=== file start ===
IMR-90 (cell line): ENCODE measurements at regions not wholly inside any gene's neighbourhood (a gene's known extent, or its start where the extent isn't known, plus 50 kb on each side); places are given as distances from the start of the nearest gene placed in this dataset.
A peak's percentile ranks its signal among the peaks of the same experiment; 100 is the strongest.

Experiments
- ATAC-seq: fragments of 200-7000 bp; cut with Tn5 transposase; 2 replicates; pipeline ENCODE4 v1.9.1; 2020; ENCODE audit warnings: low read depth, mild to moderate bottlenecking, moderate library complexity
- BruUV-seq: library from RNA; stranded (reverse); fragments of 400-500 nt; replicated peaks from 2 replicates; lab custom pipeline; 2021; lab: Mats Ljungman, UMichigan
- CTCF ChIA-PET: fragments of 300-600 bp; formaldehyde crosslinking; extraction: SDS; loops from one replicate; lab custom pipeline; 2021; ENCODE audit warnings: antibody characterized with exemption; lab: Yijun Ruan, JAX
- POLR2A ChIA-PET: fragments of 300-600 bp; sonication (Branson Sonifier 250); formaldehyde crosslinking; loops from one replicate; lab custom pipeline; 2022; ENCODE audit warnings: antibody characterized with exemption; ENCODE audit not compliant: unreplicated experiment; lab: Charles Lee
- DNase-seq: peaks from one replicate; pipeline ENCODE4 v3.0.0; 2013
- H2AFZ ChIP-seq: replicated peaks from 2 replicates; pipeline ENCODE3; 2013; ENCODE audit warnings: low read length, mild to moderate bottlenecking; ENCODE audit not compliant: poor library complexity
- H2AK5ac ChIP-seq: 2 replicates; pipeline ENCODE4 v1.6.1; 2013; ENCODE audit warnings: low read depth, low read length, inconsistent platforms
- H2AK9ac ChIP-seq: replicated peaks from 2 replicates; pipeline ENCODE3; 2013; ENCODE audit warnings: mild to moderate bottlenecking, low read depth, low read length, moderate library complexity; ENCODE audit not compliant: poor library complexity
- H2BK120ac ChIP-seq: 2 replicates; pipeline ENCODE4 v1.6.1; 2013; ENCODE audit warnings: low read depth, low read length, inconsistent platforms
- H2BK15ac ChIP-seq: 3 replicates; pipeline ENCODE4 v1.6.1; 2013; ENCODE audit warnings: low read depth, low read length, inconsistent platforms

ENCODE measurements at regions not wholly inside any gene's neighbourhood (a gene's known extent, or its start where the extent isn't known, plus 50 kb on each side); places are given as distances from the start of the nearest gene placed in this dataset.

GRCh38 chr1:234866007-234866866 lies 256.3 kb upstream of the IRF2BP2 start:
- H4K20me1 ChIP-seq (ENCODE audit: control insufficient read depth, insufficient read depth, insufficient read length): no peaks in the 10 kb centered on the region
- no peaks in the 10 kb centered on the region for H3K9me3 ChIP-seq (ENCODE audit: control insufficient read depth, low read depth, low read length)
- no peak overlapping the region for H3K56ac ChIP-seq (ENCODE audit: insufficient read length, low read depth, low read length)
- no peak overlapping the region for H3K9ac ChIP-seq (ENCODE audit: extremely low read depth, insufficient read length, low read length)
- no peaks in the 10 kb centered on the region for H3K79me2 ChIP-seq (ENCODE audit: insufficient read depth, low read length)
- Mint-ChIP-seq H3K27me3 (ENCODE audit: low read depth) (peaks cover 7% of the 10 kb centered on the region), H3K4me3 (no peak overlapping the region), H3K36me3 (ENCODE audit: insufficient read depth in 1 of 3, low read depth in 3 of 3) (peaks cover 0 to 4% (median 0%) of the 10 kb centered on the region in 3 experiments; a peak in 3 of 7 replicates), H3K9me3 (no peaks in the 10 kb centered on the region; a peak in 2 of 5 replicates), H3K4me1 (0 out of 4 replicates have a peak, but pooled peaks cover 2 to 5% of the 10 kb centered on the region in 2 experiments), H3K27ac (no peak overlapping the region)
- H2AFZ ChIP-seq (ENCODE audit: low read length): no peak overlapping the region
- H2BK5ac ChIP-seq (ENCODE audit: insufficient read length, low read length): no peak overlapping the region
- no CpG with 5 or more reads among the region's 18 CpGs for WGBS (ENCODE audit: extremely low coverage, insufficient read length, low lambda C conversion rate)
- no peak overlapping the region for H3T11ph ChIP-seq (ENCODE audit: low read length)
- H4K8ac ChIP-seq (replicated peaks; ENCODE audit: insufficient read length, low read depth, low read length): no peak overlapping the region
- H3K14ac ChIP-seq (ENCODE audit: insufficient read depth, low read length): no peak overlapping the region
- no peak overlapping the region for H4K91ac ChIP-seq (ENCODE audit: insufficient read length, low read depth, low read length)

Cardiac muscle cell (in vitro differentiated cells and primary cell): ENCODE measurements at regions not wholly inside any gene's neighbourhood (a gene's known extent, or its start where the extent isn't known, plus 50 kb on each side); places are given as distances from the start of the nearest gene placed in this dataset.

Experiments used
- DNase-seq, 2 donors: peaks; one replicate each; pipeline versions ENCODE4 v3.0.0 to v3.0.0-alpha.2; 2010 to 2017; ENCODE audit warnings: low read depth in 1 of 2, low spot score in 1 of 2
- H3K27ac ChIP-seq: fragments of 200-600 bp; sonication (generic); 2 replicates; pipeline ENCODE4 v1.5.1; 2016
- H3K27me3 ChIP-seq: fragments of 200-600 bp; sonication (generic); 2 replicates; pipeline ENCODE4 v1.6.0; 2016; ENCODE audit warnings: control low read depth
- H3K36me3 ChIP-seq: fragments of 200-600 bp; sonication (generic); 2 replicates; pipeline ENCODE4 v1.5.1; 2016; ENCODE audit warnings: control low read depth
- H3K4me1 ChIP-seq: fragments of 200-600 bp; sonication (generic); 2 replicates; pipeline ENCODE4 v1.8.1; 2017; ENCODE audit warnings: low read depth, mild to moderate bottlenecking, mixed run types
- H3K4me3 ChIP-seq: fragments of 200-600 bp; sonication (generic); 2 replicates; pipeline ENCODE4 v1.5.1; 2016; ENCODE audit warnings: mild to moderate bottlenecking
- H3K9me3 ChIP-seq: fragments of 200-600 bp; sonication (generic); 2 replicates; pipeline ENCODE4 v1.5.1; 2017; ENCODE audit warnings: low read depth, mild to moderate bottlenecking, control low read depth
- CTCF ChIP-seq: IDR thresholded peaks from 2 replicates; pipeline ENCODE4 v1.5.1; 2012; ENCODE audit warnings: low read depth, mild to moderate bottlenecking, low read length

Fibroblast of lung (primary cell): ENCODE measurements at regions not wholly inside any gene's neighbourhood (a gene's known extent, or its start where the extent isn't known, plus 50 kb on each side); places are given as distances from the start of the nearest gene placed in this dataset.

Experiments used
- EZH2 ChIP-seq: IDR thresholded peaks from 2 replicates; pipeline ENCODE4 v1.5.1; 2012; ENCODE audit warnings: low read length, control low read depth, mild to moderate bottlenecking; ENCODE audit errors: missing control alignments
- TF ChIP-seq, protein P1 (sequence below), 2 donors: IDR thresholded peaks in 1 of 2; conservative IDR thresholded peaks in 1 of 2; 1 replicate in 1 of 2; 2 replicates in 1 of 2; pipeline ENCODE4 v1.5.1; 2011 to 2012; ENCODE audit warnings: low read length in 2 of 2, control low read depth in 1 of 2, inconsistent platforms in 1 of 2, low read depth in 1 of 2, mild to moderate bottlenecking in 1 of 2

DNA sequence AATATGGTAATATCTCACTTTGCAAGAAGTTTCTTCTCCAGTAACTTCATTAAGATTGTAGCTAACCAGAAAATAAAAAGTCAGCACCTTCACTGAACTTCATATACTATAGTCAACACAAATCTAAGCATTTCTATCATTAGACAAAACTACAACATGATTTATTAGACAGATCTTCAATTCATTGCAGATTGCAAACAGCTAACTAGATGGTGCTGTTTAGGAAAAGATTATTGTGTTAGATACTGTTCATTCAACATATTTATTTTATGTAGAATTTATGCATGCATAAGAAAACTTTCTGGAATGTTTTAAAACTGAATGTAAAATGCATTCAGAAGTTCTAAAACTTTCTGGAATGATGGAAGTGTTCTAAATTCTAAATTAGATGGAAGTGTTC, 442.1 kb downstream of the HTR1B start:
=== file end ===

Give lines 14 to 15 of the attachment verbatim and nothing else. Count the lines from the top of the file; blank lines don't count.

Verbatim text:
ENCODE measurements at regions not wholly inside any gene's neighbourhood (a gene's known extent, or its start where the extent isn't known, plus 50 kb on each side); places are given as distances from the start of the nearest gene placed in this dataset.

GRCh38 chr1:234866007-234866866 lies 256.3 kb upstream of the IRF2BP2 start: